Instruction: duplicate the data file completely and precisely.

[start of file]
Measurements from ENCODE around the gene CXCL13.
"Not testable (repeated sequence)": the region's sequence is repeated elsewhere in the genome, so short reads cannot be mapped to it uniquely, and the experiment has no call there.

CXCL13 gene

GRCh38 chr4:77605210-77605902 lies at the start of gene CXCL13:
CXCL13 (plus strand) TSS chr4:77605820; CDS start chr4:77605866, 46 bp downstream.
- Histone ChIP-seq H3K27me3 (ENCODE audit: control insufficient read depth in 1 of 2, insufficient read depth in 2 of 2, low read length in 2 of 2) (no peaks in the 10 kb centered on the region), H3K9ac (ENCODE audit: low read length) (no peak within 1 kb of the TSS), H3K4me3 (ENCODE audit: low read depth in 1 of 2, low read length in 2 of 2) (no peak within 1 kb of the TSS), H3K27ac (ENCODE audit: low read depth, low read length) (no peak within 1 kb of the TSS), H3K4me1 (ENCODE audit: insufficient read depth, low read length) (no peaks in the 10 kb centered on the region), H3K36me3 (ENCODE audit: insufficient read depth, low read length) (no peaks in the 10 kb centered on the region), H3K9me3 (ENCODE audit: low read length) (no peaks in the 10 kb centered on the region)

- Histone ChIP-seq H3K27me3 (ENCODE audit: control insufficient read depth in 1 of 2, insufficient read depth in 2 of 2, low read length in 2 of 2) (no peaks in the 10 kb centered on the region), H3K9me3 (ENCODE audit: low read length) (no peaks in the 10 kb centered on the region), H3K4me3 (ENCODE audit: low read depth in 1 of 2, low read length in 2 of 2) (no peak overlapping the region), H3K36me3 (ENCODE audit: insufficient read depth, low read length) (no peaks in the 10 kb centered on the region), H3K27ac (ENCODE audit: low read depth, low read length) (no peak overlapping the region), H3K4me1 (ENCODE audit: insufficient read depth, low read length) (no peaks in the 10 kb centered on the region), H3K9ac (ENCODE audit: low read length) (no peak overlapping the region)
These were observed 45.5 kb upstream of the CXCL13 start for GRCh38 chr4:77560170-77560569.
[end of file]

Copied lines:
Measurements from ENCODE around the gene CXCL13.
"Not testable (repeated sequence)": the region's sequence is repeated elsewhere in the genome, so short reads cannot be mapped to it uniquely, and the experiment has no call there.

CXCL13 gene

GRCh38 chr4:77605210-77605902 lies at the start of gene CXCL13:
CXCL13 (plus strand) TSS chr4:77605820; CDS start chr4:77605866, 46 bp downstream.
- Histone ChIP-seq H3K27me3 (ENCODE audit: control insufficient read depth in 1 of 2, insufficient read depth in 2 of 2, low read length in 2 of 2) (no peaks in the 10 kb centered on the region), H3K9ac (ENCODE audit: low read length) (no peak within 1 kb of the TSS), H3K4me3 (ENCODE audit: low read depth in 1 of 2, low read length in 2 of 2) (no peak within 1 kb of the TSS), H3K27ac (ENCODE audit: low read depth, low read length) (no peak within 1 kb of the TSS), H3K4me1 (ENCODE audit: insufficient read depth, low read length) (no peaks in the 10 kb centered on the region), H3K36me3 (ENCODE audit: insufficient read depth, low read length) (no peaks in the 10 kb centered on the region), H3K9me3 (ENCODE audit: low read length) (no peaks in the 10 kb centered on the region)

- Histone ChIP-seq H3K27me3 (ENCODE audit: control insufficient read depth in 1 of 2, insufficient read depth in 2 of 2, low read length in 2 of 2) (no peaks in the 10 kb centered on the region), H3K9me3 (ENCODE audit: low read length) (no peaks in the 10 kb centered on the region), H3K4me3 (ENCODE audit: low read depth in 1 of 2, low read length in 2 of 2) (no peak overlapping the region), H3K36me3 (ENCODE audit: insufficient read depth, low read length) (no peaks in the 10 kb centered on the region), H3K27ac (ENCODE audit: low read depth, low read length) (no peak overlapping the region), H3K4me1 (ENCODE audit: insufficient read depth, low read length) (no peaks in the 10 kb centered on the region), H3K9ac (ENCODE audit: low read length) (no peak overlapping the region)
These were observed 45.5 kb upstream of the CXCL13 start for GRCh38 chr4:77560170-77560569.